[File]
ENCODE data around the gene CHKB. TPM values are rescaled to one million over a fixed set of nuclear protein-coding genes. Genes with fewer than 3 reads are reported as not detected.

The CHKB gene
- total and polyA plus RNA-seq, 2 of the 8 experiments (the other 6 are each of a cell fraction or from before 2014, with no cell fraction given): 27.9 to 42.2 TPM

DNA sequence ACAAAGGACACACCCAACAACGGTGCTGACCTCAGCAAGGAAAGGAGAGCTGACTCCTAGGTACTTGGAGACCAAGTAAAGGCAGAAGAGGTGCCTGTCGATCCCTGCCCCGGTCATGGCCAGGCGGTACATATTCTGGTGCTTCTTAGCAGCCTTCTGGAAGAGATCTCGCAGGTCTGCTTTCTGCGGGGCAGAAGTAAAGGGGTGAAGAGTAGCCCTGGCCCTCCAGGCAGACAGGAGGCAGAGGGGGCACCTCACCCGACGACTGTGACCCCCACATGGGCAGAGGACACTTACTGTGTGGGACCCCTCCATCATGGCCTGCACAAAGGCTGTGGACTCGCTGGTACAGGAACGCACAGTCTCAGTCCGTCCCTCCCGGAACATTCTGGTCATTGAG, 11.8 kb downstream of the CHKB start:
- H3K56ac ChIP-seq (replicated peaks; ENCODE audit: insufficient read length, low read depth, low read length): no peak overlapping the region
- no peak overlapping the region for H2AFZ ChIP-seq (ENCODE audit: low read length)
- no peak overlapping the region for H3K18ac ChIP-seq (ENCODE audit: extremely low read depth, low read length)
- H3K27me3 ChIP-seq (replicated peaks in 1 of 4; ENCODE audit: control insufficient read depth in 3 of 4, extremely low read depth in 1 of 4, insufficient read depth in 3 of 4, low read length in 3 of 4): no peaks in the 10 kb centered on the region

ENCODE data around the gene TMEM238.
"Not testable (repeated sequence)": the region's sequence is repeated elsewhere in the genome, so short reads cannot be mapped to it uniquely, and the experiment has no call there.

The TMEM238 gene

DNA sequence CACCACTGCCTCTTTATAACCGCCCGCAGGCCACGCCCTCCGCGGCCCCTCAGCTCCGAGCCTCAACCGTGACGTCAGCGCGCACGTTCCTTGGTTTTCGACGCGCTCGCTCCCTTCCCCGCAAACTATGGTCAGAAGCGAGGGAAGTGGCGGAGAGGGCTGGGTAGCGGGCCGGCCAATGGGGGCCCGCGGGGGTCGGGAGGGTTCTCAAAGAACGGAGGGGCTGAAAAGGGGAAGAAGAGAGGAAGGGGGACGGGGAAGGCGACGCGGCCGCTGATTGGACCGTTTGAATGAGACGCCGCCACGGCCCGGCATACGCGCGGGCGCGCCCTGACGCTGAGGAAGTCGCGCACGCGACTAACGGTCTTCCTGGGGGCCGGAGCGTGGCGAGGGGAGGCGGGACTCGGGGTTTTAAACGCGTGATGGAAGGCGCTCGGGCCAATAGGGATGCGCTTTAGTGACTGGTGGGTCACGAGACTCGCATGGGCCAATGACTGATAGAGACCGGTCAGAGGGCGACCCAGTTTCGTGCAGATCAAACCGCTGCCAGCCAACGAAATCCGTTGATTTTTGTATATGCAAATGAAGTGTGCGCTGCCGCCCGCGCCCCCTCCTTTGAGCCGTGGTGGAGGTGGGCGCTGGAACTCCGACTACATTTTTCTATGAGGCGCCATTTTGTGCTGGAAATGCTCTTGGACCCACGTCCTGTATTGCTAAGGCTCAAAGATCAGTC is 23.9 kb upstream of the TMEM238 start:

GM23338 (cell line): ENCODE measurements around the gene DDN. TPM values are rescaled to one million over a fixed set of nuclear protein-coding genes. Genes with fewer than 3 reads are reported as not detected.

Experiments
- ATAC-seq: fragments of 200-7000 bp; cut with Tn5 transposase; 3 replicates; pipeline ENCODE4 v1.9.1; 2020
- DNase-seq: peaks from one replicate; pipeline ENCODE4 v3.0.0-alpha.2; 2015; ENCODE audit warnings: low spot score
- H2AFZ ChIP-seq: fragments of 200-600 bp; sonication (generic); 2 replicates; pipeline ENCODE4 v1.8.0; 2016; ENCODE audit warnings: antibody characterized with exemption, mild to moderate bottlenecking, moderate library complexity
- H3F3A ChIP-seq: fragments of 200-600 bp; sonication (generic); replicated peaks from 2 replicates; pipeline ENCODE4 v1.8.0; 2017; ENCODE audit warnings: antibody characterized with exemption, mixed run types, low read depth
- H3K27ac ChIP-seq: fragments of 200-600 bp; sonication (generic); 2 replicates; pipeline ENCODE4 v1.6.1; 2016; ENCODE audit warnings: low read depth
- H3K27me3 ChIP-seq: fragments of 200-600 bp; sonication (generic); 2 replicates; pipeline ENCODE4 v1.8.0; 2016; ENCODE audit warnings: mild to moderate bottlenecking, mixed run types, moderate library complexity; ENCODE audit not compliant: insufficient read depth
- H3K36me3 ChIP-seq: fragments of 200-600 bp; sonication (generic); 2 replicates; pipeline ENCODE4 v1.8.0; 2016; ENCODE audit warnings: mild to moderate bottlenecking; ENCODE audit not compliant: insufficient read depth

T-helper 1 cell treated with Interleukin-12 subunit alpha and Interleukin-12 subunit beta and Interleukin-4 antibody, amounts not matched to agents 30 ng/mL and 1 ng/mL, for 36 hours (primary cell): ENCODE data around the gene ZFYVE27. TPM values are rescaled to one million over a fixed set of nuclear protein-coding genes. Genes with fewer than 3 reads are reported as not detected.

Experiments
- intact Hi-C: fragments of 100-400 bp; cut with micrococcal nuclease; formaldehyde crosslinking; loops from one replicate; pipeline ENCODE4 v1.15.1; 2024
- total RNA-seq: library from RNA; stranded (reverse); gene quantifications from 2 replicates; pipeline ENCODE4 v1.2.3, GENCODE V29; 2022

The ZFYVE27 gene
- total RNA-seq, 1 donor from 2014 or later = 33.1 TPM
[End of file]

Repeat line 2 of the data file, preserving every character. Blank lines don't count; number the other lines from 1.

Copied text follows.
The CHKB gene